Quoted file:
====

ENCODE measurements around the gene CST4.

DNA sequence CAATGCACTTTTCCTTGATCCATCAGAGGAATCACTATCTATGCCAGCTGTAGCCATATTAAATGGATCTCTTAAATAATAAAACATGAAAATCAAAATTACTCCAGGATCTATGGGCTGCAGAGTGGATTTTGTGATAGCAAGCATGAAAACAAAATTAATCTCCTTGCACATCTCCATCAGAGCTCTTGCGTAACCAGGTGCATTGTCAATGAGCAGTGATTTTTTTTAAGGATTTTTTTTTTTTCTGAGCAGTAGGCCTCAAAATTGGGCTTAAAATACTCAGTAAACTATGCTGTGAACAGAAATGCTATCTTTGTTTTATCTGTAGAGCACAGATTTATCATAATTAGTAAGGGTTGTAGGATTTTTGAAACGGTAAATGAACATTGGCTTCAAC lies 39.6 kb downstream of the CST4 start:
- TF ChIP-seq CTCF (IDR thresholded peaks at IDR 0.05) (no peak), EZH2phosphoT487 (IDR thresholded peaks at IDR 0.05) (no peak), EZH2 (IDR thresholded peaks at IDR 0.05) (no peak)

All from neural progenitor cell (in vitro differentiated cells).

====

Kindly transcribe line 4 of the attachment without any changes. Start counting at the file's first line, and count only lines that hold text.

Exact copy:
All from neural progenitor cell (in vitro differentiated cells).